“When Covid-19 snaked its way into the country, Nust in partnership with the Tuberculosis Laboratory responded quickly by setting up the country’s second national testing centre at Mpilo Central Hospital. Through the Innovation Hub, we also manufacture sanitisers, disinfectants and Personal Protective Equipment.”
Lupane State University director of communication and marketing Mr Zwelithini Dlamini said the cost related to moving to Harare for university studies was one of the major hindrances for most students in their bid to attain degrees in pre and early years of independence.
“The Government decision has made higher education more accessible to the citizens who were previously segregated or marginalised even by geographical distance from the capital city. This has made university education more accessible especially to the underprivileged families,” said Mr Dlamini.
He said with universities now in different parts of the country, the nation can achieve real development.
“I will want to address the issue of global trends in terms of migration from the extractive industries where raw materials are extracted and exported as they are. In this case looking at the resources that we are blessed with in Matabeleland North, timber, coal and other minerals.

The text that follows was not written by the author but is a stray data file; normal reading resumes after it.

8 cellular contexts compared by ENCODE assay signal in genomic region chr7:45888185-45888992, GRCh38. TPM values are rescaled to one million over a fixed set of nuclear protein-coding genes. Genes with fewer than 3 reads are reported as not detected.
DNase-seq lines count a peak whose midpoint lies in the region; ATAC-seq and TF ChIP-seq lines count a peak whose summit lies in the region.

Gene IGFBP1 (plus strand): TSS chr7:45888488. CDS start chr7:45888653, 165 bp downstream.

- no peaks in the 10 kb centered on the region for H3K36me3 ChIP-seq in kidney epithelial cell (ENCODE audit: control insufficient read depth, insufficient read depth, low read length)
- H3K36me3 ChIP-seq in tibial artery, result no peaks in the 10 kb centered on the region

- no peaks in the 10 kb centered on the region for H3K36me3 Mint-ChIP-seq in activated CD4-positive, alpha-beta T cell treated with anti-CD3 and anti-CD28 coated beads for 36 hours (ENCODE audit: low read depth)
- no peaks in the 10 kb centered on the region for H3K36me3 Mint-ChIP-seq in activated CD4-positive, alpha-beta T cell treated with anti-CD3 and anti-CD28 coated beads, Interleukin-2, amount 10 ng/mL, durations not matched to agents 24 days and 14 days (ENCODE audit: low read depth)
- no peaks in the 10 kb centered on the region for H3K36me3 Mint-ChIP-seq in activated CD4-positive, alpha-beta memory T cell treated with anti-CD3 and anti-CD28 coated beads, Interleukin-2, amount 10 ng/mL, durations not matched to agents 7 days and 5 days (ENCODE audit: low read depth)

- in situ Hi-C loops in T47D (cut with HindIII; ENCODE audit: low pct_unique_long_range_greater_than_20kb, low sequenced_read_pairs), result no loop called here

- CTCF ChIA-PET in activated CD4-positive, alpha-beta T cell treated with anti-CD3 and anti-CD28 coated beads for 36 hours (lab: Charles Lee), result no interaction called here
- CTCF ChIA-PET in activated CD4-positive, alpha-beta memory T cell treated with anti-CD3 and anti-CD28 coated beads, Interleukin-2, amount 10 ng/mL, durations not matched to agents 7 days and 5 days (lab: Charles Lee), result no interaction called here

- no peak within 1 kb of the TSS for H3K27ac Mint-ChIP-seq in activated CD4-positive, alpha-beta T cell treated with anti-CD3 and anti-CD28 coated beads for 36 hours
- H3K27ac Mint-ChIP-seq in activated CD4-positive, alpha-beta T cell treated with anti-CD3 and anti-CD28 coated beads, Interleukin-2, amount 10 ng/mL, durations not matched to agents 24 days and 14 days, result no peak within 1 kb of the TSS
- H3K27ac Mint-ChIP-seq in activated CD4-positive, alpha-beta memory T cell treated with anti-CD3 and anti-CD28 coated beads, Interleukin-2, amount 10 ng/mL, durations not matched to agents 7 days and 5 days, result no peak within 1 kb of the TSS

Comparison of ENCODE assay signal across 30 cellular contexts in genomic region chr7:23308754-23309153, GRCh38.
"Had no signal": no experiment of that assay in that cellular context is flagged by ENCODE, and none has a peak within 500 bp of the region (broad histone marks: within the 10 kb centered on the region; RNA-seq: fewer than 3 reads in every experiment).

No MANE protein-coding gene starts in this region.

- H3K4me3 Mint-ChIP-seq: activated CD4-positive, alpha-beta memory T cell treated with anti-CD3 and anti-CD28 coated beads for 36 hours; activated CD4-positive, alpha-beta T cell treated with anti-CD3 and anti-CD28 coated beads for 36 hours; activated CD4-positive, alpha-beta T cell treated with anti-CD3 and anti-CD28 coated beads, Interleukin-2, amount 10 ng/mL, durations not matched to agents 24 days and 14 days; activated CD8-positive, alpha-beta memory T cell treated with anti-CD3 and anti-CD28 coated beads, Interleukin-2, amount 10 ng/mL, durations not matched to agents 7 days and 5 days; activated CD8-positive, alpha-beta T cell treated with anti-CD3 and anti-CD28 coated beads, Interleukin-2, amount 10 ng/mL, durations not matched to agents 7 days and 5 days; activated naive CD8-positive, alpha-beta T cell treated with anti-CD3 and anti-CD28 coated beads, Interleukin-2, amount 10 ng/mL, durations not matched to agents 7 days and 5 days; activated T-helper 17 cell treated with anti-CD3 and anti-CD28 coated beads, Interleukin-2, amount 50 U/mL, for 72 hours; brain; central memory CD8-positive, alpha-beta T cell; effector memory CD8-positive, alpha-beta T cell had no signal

We are looking at universities influencing the human resource development base such that we have people that are skilled enough to facilitate the value addition in these resources so that the local and national economy realises more value in them,” he said.
Mr Dlamini said, for instance, LSU is involved in agriculture research on how semi-arid regions such as Matabeleland North can achieve food security following successive years of poor harvest due to poor rains.
“So, we are working closely with these farmers to equip them with drought tolerant seed varieties as well as management of diseases. There are some peculiar diseases in this province and our specialists in the area of livestock are working with farmers to try and improve the quality of their animals,” said Mr Dlamini.
The research projects being implemented by universities are a direct response to President Mnangagwa’s challenge to the institutions of higher learning not to be bystanders in the country’s developmental agenda.
Speaking during a recent LSU graduation, President Mnangagwa said universities should transform the economy through skills, research and knowledge which should not leave behind local communities.
“You must therefore correctly position yourself with regards to new programme development and areas of research, innovation and technological development. LSU must perceive its mandate and potential in the context of modern, industrialised and developed Zimbabwe which is envisaged by vision 2030,” said President Mnangagwa. — @nqotshili.